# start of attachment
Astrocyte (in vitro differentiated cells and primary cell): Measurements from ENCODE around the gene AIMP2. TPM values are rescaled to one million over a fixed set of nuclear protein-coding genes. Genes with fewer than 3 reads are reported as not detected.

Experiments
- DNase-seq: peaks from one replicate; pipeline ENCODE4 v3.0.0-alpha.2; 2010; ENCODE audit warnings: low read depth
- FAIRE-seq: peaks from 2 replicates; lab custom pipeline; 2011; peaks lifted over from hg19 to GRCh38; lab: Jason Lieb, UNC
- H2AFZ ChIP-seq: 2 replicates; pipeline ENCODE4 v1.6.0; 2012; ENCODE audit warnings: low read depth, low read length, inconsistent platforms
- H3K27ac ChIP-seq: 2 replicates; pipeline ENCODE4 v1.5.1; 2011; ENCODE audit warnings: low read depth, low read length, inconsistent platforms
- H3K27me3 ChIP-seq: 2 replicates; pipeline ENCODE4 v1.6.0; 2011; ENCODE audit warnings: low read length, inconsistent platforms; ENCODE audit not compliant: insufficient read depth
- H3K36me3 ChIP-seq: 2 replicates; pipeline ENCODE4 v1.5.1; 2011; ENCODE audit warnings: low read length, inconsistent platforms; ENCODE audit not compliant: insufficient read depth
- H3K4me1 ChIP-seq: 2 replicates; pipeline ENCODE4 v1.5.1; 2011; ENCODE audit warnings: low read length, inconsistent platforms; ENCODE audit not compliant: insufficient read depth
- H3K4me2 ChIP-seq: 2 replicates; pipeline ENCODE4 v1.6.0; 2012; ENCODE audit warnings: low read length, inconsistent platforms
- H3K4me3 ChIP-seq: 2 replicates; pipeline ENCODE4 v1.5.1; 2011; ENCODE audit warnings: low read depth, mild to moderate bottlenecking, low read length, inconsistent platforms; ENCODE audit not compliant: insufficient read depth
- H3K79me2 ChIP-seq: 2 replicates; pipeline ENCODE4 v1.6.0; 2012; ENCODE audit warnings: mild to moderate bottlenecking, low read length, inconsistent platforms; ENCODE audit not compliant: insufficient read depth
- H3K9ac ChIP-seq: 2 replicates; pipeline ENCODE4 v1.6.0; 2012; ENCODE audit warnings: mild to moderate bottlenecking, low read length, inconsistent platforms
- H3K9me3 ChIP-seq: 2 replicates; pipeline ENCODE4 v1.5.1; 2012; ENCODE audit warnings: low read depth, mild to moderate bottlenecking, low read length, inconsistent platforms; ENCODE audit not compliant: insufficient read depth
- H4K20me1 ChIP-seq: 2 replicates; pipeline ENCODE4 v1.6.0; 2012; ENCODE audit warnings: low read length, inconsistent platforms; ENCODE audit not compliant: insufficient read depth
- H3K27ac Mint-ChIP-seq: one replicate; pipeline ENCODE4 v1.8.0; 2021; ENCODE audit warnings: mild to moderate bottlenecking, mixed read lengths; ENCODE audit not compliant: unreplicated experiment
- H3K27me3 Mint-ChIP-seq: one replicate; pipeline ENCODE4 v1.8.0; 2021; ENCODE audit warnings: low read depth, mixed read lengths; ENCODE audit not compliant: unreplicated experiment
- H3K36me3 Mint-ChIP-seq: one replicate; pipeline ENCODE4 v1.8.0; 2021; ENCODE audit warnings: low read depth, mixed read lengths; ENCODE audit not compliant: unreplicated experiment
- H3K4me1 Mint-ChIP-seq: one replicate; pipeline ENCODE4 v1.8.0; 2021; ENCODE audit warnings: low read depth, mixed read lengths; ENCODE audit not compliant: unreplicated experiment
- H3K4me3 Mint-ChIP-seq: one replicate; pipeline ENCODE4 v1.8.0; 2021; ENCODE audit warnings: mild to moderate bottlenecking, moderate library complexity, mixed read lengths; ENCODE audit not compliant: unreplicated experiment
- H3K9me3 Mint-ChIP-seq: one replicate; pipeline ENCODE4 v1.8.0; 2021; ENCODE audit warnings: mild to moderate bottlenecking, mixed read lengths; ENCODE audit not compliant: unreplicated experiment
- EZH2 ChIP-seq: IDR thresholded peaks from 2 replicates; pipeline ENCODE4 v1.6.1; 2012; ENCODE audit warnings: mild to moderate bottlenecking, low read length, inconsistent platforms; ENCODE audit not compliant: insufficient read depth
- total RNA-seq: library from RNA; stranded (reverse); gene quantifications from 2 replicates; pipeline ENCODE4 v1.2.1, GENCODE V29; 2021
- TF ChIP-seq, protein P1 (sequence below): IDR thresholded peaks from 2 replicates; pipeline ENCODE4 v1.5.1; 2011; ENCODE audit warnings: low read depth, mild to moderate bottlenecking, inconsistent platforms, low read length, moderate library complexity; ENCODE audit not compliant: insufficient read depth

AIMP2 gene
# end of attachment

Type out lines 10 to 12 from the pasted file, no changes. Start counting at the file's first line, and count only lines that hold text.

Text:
- H3K4me2 ChIP-seq: 2 replicates; pipeline ENCODE4 v1.6.0; 2012; ENCODE audit warnings: low read length, inconsistent platforms
- H3K4me3 ChIP-seq: 2 replicates; pipeline ENCODE4 v1.5.1; 2011; ENCODE audit warnings: low read depth, mild to moderate bottlenecking, low read length, inconsistent platforms; ENCODE audit not compliant: insufficient read depth
- H3K79me2 ChIP-seq: 2 replicates; pipeline ENCODE4 v1.6.0; 2012; ENCODE audit warnings: mild to moderate bottlenecking, low read length, inconsistent platforms; ENCODE audit not compliant: insufficient read depth